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Role of organic acids in promoting colloidal transport of mercury from mine tailings

Environmental Science and Technology

By:
, , , and
DOI: 10.1021/es0504643

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Abstract

A number of factors affect the transport of dissolved and paniculate mercury (Hg) from inoperative Hg mines, including the presence of organic acids in the rooting zone of vegetated mine waste. We examined the role of the two most common organic acids in soils (oxalic and citric acid) on Hg transport from such waste by pumping a mixed organic acid solution (pH 5.7) at 1 mL/min through Hg mine tailings columns. For the two total organic acid concentrations investigated (20 ??M and 1 mM), particle-associated Hg was mobilized, with the onset of paniculate Hg transport occurring later for the lower organic acid concentration. Chemical analyses of column effluent indicate that 98 wt % of Hg mobilized from the column was paniculate. Hg speciation was determined using extended X-ray absorption fine structure spectroscopy and transmission electron microscopy, showing that HgS minerals are dominant in the mobilized particles. Hg adsorbed to colloids is another likely mode of transport due to the abundance of Fe-(oxyhydr)oxides, Fe-sulfides, alunite, and jarosite in the tailings to which Hg(II) adsorbs. Organic acids produced by plants are likely to enhance the transport of colloid-associated Hg from vegetated Hg mine tailings by dissolving cements to enable colloid release. ?? 2005 American Chemical Society.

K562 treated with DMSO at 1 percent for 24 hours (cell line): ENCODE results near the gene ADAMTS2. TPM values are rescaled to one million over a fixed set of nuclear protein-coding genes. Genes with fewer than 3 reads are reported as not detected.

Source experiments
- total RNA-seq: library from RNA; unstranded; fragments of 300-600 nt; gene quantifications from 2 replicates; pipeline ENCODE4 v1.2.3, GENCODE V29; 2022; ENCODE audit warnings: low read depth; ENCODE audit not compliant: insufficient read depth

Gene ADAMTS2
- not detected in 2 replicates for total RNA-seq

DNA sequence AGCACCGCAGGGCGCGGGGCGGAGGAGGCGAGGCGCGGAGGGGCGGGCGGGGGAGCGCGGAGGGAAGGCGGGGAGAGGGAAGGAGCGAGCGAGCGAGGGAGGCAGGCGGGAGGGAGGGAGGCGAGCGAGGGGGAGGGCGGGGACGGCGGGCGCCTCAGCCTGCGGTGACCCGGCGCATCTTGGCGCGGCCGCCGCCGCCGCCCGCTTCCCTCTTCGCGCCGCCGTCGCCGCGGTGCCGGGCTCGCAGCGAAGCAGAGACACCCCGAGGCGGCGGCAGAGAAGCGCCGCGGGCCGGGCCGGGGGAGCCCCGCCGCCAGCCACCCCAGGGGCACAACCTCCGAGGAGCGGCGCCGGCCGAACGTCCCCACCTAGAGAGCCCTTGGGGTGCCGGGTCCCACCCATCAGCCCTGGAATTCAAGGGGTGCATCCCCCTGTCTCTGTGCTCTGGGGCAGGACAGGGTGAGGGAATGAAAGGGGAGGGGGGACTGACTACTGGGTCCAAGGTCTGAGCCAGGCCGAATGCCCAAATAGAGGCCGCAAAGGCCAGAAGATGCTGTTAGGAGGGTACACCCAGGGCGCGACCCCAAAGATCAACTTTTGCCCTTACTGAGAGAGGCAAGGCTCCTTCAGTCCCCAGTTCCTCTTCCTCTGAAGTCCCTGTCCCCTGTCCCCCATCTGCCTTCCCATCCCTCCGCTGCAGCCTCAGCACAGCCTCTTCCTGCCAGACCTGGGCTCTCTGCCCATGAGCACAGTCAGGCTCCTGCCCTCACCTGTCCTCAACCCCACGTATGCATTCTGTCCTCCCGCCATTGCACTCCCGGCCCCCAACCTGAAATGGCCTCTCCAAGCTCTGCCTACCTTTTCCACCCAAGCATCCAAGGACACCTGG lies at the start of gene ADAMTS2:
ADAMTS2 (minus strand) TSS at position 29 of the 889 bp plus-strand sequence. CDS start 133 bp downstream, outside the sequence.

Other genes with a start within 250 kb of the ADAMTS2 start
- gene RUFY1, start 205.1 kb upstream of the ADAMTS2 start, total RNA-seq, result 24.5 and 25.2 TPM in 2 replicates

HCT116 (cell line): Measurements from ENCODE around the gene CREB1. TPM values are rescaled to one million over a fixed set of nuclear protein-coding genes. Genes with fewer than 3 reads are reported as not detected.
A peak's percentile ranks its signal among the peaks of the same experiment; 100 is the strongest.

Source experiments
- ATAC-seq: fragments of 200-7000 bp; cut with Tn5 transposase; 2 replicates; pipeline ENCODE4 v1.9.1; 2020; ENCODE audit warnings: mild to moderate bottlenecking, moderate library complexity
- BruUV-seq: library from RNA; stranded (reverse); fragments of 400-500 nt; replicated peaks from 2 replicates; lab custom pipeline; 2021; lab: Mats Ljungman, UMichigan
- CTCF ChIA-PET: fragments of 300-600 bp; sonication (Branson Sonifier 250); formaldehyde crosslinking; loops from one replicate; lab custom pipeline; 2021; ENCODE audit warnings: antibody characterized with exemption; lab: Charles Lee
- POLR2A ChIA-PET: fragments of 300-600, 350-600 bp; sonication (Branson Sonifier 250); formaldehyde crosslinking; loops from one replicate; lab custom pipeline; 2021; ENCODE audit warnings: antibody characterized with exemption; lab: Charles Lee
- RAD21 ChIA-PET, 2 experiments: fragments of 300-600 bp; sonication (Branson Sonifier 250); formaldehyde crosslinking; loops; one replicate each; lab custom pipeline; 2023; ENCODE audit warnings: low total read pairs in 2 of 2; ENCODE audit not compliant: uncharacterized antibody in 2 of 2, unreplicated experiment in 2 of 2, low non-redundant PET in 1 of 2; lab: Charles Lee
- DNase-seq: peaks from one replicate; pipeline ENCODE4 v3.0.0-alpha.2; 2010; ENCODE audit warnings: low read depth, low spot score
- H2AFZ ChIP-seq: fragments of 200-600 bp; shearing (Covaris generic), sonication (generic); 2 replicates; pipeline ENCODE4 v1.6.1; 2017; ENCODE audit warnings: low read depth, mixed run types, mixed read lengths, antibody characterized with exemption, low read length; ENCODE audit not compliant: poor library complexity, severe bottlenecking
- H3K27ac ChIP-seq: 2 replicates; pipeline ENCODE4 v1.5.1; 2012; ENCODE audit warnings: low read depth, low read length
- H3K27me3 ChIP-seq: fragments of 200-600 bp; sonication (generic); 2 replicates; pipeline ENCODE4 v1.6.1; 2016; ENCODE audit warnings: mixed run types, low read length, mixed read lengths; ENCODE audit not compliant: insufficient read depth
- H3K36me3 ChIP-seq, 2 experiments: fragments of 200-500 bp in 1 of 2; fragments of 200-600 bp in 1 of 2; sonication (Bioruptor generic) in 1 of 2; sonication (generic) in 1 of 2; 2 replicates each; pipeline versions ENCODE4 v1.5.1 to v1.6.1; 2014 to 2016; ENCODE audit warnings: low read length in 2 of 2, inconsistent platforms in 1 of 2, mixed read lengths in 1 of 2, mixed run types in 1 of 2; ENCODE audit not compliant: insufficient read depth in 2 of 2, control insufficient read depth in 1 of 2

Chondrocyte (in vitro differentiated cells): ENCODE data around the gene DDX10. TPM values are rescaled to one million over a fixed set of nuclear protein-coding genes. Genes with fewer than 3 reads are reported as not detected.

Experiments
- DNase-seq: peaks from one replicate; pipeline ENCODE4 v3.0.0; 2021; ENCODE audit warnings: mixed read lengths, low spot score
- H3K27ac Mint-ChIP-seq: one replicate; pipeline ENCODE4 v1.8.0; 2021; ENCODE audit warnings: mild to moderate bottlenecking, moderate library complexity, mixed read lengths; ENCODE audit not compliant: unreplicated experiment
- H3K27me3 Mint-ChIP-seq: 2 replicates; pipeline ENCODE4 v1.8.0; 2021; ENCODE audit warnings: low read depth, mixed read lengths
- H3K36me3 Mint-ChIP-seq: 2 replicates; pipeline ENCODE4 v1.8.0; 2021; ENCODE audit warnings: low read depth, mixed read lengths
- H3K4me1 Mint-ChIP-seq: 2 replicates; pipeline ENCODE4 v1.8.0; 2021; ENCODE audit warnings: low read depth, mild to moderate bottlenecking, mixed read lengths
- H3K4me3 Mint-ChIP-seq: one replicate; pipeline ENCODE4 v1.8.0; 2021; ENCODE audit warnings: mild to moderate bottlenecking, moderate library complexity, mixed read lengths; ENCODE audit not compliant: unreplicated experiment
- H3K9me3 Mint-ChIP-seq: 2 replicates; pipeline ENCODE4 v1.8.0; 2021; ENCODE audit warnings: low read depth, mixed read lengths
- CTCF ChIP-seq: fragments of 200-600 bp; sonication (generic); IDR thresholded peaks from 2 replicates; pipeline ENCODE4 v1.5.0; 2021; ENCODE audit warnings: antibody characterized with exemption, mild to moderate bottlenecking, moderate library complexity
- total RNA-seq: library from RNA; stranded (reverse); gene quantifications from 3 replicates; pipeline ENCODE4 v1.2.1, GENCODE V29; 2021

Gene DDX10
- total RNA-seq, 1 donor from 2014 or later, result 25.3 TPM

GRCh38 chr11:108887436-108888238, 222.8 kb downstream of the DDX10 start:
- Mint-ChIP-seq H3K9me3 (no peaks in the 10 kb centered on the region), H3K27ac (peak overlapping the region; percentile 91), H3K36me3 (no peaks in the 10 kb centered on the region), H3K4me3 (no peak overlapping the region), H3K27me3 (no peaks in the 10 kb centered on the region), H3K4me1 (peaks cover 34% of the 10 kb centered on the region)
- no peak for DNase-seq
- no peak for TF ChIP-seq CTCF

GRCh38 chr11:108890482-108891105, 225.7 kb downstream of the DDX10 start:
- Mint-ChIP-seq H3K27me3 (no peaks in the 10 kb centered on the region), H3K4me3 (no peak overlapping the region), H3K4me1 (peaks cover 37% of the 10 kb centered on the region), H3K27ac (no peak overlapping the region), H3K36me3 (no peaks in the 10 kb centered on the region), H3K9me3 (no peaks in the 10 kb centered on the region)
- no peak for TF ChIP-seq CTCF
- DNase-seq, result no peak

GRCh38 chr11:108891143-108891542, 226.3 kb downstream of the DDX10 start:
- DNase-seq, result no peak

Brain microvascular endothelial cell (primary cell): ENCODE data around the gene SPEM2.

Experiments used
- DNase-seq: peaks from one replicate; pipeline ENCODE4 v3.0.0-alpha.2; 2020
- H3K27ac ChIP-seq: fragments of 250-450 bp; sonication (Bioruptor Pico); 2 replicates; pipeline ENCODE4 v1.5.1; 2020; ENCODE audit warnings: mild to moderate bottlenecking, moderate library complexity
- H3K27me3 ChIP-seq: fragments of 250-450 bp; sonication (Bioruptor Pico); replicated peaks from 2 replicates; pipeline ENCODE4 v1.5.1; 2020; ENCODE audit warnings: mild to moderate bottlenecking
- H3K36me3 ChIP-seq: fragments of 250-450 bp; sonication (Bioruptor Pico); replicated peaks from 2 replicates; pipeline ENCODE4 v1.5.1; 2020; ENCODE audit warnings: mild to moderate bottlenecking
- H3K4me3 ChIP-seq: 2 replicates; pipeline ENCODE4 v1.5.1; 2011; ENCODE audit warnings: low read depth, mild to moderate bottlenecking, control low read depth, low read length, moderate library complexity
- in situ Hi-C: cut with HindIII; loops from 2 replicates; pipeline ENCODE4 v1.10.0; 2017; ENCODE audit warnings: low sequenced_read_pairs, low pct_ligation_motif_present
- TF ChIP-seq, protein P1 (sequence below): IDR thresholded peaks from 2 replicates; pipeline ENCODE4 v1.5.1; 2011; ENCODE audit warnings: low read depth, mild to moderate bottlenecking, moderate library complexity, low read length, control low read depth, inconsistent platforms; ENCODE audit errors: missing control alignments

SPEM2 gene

Additional Publication Details

Publication type:
Article
Publication Subtype:
Journal Article
Title:
Role of organic acids in promoting colloidal transport of mercury from mine tailings
Series title:
Environmental Science and Technology
DOI:
10.1021/es0504643
Volume
39
Issue:
20
Year Published:
2005
Language:
English
Larger Work Type:
Article
Larger Work Subtype:
Journal Article
Larger Work Title:
Environmental Science and Technology
First page:
7869
Last page:
7874